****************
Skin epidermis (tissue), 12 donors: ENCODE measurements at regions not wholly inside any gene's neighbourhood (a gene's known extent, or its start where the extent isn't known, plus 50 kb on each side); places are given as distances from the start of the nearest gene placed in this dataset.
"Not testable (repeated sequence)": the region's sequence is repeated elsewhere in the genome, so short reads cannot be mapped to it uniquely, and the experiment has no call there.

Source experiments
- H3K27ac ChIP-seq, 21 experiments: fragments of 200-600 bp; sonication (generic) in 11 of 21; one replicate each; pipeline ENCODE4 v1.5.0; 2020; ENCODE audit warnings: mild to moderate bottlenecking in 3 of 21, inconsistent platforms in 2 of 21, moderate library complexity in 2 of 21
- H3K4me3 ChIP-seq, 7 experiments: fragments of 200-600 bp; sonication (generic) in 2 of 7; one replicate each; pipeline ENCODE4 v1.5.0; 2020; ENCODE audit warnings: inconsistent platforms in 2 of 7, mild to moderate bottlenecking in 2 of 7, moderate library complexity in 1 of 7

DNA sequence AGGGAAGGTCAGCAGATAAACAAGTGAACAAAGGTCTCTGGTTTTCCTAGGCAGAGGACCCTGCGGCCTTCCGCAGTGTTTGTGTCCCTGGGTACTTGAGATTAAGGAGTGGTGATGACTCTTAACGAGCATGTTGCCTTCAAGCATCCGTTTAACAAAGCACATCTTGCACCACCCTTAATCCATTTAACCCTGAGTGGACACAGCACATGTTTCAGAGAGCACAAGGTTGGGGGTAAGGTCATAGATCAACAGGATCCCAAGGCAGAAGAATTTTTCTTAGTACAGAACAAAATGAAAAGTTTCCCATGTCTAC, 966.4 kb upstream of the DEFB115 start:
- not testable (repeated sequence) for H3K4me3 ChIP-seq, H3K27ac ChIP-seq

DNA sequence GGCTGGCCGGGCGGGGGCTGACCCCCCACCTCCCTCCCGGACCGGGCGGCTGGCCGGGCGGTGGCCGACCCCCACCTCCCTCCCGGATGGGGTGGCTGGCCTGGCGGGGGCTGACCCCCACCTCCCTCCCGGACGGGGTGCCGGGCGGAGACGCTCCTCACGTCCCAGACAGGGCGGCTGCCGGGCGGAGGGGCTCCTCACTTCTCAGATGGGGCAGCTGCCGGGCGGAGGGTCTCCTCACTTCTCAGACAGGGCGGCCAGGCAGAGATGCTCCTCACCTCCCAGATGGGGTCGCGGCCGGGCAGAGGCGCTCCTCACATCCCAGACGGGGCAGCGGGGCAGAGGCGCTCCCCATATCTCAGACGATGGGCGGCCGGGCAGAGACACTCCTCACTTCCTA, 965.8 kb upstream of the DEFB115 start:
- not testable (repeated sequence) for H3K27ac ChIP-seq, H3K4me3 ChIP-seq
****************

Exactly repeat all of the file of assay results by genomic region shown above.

Skin epidermis (tissue), 12 donors: ENCODE measurements at regions not wholly inside any gene's neighbourhood (a gene's known extent, or its start where the extent isn't known, plus 50 kb on each side); places are given as distances from the start of the nearest gene placed in this dataset.
"Not testable (repeated sequence)": the region's sequence is repeated elsewhere in the genome, so short reads cannot be mapped to it uniquely, and the experiment has no call there.

Source experiments
- H3K27ac ChIP-seq, 21 experiments: fragments of 200-600 bp; sonication (generic) in 11 of 21; one replicate each; pipeline ENCODE4 v1.5.0; 2020; ENCODE audit warnings: mild to moderate bottlenecking in 3 of 21, inconsistent platforms in 2 of 21, moderate library complexity in 2 of 21
- H3K4me3 ChIP-seq, 7 experiments: fragments of 200-600 bp; sonication (generic) in 2 of 7; one replicate each; pipeline ENCODE4 v1.5.0; 2020; ENCODE audit warnings: inconsistent platforms in 2 of 7, mild to moderate bottlenecking in 2 of 7, moderate library complexity in 1 of 7

DNA sequence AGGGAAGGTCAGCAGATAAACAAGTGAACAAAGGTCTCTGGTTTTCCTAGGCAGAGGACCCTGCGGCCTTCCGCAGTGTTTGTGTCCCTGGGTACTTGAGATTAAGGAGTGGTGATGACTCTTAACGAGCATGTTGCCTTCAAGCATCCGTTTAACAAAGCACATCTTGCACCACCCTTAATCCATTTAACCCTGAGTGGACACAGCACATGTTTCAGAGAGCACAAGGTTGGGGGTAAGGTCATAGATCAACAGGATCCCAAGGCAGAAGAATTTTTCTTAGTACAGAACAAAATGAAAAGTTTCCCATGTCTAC, 966.4 kb upstream of the DEFB115 start:
- not testable (repeated sequence) for H3K4me3 ChIP-seq, H3K27ac ChIP-seq

DNA sequence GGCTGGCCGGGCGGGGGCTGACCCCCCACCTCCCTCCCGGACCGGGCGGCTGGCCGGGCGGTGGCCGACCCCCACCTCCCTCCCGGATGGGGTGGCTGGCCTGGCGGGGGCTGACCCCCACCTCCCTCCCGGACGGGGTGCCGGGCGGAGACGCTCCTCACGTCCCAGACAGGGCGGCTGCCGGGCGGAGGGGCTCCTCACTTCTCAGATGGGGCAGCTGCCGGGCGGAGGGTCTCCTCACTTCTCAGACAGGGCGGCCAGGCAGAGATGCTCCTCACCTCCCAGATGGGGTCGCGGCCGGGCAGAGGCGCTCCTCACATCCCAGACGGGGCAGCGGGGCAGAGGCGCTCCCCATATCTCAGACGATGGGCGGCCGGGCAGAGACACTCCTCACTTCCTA, 965.8 kb upstream of the DEFB115 start:
- not testable (repeated sequence) for H3K27ac ChIP-seq, H3K4me3 ChIP-seq